BACKGROUND Prognostic evaluation of patients with primary pulmonary hypertension (PPH) requires right heart catheterisation. The development of accurate non-invasive methods for monitoring these patients remains an important task. Cyclic guanosine monophosphate (cGMP) is an indicator of the action of natriuretic peptides and nitric oxide on target cells. Plasma and urinary cGMP concentrations are raised in patients with congestive heart failure in whom they correlate closely with haemodynamic parameters and disease severity. The aim of the present study was to determine whether the urinary concentration of cGMP could be used as a non-invasive marker of haemodynamic impairment in patients with severe PPH.
METHODS Urinary cGMP concentrations were measured in 19 consecutive patients with PPH, seven with acute asthma, and 30 normal healthy controls.
RESULTS Patients with PPH had higher urinary cGMP concentrations than asthmatic patients or normal healthy controls (p = 0.001). Urinary cGMP concentrations were higher in patients with severe haemodynamic impairment—that is, those with a cardiac index (CI) of ⩽2 l/min/m2 (p = 0.002)—and urinary cGMP concentrations were inversely correlated with CI (r = –0.69, p = 0.002) and venous oxygen saturation (r = –0.65, p = 0.003).
CONCLUSION Urinary cGMP concentrations may represent a non-invasive indicator of the haemodynamic status of patients with severe PPH.
- 3′-5′-cyclic guanosine monophosphate
- pulmonary hypertension
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Primary pulmonary hypertension (PPH) is defined by the presence of pulmonary hypertension (mean pulmonary artery pressure >25 mm Hg at rest or >30 mm Hg during exercise), normal pulmonary wedge pressure, and the absence of a secondary cause such as parenchymal lung disease, congenital heart disease, pulmonary vasculitis, collagen vascular disease, and obstruction of pulmonary large vessels including chronic thromboembolic disease.1 2 PPH is a severe condition, difficult to assess and to control. Treatment is based on vasodilator agents such as calcium channel inhibitors and prostacyclin, anticoagulation, and lung or heart-lung transplantation.3-5 Prognostic evaluation of these patients requires invasive procedures, the most reliable data being provided by right heart catheterisation.6 7 The development of accurate non-invasive methods for monitoring these patients remains an important task.
Cyclic guanosine monophosphate (cGMP)— an intracellular second messenger of nitric oxide (NO), bradykinin, and natriuretic peptides—acts to regulate the haemodynamic status.8 9cGMP is an indirect marker of natriuretic peptides or nitric oxide production; it is produced by the activation of the enzyme guanylate cyclase which is present intracellularly in two forms: a cytosolic form activated by NO and a membrane bound form activated by natriuretic peptides including atrial and brain natriuretic peptide (ANP and BNP).8-10 Plasma and urinary cGMP concentrations correlate with the plasma concentrations of natriuretic peptides.11 12 Urinary cGMP is of plasma origin (after glomerular filtration), but is also produced locally as a result of the action of natriuretic peptides on the collecting ducts.13 Excreted urinary cGMP levels are therefore dependent on both cGMP plasma levels and renal function.14Since the increase in plasma cGMP appears to be closely associated with the plasma concentration of natriuretic peptides, cGMP is assumed to be an indicator of the action of natriuretic peptides on target cells12 leading to natriuresis, diuresis, vasodilation, and anti-renin/angiotensin activity.15 Plasma and urinary cGMP concentrations and plasma concentrations of ANP and BNP are increased in patients with congestive heart failure where they are closely correlated with the haemodynamic parameters and disease severity.10 11 16 Similarly, increased plasma concentrations of natriuretic peptides have been found in patients with PPH or pulmonary hypertension secondary to chronic obstructive pulmonary disease.17-22 In patients with pulmonary hypertension secondary to chronic obstructive pulmonary disease Adnot and colleagues showed that these values correlated with the clinical and haemodynamic profile of the patients, increasing with decompensation and oedema and decreasing with clinical and haemodynamic improvement.19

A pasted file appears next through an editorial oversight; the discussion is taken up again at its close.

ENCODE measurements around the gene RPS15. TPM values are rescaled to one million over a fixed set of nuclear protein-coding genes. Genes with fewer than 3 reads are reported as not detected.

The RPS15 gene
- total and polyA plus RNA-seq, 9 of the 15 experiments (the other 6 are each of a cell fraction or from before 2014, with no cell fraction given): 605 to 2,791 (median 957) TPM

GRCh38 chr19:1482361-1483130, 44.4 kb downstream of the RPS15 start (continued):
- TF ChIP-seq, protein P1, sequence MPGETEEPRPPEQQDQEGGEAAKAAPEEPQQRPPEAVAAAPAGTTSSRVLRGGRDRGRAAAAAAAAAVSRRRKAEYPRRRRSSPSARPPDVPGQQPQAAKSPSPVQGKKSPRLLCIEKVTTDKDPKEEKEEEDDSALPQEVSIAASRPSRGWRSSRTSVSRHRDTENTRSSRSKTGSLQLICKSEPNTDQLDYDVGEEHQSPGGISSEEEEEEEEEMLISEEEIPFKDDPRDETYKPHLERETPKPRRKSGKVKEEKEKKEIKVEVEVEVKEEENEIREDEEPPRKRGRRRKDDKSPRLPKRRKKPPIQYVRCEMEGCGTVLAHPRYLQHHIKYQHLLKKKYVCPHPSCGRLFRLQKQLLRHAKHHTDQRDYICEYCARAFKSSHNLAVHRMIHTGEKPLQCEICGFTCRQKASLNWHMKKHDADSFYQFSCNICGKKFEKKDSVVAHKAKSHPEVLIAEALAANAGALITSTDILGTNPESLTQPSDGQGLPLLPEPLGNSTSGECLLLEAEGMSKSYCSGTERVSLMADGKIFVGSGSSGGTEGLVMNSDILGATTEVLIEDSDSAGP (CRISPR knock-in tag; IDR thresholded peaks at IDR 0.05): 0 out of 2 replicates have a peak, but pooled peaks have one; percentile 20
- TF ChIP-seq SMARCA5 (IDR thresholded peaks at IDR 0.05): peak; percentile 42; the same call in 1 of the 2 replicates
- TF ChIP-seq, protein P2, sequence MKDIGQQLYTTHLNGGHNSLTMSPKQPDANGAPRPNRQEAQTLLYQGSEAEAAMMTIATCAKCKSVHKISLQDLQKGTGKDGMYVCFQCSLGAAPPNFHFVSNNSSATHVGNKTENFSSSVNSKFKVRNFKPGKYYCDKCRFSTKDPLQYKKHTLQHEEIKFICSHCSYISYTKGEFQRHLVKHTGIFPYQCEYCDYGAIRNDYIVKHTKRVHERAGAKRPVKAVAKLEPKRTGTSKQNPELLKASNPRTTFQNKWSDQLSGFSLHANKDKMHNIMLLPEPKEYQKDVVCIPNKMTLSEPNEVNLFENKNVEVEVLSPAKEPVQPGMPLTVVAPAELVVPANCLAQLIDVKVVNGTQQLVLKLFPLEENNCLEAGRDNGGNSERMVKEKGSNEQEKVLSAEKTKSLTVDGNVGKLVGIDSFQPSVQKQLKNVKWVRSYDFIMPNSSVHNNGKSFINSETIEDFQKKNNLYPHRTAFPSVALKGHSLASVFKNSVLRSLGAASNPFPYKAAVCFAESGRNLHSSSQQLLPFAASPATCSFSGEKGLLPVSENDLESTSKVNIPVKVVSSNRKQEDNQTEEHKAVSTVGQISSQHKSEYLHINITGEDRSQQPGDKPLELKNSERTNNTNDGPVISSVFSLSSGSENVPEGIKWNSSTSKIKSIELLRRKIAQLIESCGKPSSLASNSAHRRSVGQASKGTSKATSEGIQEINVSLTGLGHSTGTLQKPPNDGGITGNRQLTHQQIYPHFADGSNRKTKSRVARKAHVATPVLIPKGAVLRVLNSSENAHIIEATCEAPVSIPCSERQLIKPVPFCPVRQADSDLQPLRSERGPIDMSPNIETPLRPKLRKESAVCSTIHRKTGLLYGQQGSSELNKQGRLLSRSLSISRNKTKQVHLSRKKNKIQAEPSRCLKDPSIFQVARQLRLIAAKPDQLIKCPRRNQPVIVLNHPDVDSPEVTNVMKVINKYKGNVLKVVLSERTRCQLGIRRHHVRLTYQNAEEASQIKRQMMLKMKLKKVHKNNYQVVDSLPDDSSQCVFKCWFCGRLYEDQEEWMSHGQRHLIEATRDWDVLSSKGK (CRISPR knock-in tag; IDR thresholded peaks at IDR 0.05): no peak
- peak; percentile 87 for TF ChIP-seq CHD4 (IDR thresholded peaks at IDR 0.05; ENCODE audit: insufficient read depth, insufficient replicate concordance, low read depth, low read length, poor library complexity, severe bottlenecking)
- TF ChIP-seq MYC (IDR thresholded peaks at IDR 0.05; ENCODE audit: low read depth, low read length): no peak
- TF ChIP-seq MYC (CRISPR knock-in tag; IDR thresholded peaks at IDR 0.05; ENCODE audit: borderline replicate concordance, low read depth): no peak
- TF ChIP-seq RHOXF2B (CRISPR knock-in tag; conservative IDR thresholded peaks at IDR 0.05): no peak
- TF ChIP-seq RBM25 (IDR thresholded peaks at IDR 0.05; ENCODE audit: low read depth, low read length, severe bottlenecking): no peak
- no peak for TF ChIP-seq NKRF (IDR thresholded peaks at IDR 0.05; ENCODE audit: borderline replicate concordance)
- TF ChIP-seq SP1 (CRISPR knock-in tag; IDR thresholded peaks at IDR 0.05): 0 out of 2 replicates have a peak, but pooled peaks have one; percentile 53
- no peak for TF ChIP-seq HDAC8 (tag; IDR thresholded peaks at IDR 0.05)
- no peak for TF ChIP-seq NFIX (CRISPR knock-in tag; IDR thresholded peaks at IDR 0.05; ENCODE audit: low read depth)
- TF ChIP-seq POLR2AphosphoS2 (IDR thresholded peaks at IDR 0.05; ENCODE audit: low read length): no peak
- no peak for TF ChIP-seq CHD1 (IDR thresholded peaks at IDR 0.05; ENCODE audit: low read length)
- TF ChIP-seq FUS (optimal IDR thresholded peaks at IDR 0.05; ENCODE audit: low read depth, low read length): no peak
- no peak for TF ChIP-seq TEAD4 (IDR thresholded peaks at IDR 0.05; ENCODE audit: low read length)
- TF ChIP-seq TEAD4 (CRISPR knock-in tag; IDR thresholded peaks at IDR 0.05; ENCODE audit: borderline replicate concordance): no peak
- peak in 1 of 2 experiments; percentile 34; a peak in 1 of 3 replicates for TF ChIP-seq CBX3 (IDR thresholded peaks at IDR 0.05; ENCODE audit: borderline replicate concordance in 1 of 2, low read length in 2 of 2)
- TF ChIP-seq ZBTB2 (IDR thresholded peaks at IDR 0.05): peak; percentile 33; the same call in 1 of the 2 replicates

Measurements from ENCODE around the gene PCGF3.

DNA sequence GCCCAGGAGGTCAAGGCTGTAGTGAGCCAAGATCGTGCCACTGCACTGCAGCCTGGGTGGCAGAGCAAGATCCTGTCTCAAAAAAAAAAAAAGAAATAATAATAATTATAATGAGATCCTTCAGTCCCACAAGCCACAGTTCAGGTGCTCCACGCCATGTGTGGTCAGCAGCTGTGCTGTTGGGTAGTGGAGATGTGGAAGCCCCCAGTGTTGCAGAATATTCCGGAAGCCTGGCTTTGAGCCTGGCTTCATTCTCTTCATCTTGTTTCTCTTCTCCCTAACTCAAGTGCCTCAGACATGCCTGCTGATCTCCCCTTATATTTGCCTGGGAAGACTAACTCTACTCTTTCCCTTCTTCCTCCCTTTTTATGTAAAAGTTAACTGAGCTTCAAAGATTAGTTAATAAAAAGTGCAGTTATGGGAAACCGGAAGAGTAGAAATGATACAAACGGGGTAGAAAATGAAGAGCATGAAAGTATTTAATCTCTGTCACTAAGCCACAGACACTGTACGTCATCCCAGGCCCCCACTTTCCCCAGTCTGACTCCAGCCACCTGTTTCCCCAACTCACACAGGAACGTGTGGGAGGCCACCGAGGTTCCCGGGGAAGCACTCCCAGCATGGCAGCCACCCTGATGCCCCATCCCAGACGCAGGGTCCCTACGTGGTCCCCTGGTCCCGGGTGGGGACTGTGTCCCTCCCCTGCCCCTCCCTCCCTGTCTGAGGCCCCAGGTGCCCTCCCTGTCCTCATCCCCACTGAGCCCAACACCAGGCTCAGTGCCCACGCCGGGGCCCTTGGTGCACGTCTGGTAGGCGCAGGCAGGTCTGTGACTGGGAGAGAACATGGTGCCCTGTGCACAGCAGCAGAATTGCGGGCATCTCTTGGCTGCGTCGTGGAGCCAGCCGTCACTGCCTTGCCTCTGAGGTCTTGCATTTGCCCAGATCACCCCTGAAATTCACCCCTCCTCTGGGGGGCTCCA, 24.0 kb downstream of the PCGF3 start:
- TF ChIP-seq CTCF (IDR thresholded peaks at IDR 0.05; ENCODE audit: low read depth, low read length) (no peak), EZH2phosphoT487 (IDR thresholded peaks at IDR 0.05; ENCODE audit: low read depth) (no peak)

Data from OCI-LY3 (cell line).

To test the hypothesis that the urinary cGMP concentration could be regarded as a non-invasive marker of haemodynamic impairment in patients with severe PPH, we determined whether there was a correlation between urinary cGMP levels and haemodynamic parameters of PPH severity measured by right heart catheterisation.
Nineteen consecutive non-smoking patients (11 women) of mean (SD) age 43 (4) years with severe PPH were included in the study. PPH was diagnosed according to the NIH criteria.1 All patients were referred to the Service de Pneumologie et Réanimation Respiratoire at the Hôpital Antoine Béclère for diagnostic right heart catheterisation and acute vasodilator challenge. Patients with significant renal disease, infection, malignancy, those who were HIV positive, and all patients receiving active vasodilator treatment were excluded. Personal consent was obtained from all patients for urine collection. We also collected urine samples from seven patients hospitalised for acute asthma (five non-pregnant women and two men) and from 30 normal healthy non-smoking volunteers (20 non-pregnant women and 10 men) of mean (SD) age 45 (7) years.
All patients with PPH underwent diagnostic right heart catheterisation under standard conditions. Swan-Ganz catheters were used to measure resting right atrial pressure (RAP), systolic and diastolic pulmonary artery pressure (PAP), and pulmonary wedge pressure. The cardiac output (in triplicate) was determined using the flow directed thermodilution technique and the cardiac index (CI) was calculated. Blood samples from the pulmonary artery were collected for determining mixed venous oxygen saturation (Svo 2). Mean pulmonary artery pressure (mPAP) and total pulmonary vascular resistance (TPVR) were calculated. Right heart catheterisation was performed 24–48 hours after urine sample collection.
Single spot urine samples, both in patients and in controls, were collected between 08.00 and 10.00 hours in sterile vials and placed immediately on ice, put into aliquots, and stored at –20°C. Cyclic GMP determination was performed using an immunoreactive method and measured by radioimmunoassay (cGMP assay RPA 525; Amersham, Bucks, UK).23 Urine samples were diluted 10 and 100 fold in buffer assay. Urinary creatinine concentrations were determined enzymatically in parallel and data were given as cGMP excretion rates (nmol cGMP/mmol creatinine) to avoid interference with variable renal excretory function.24 The intra-assay and inter-assay variations were each less than 10%. Plasma creatinine concentrations were within the normal range in all patients.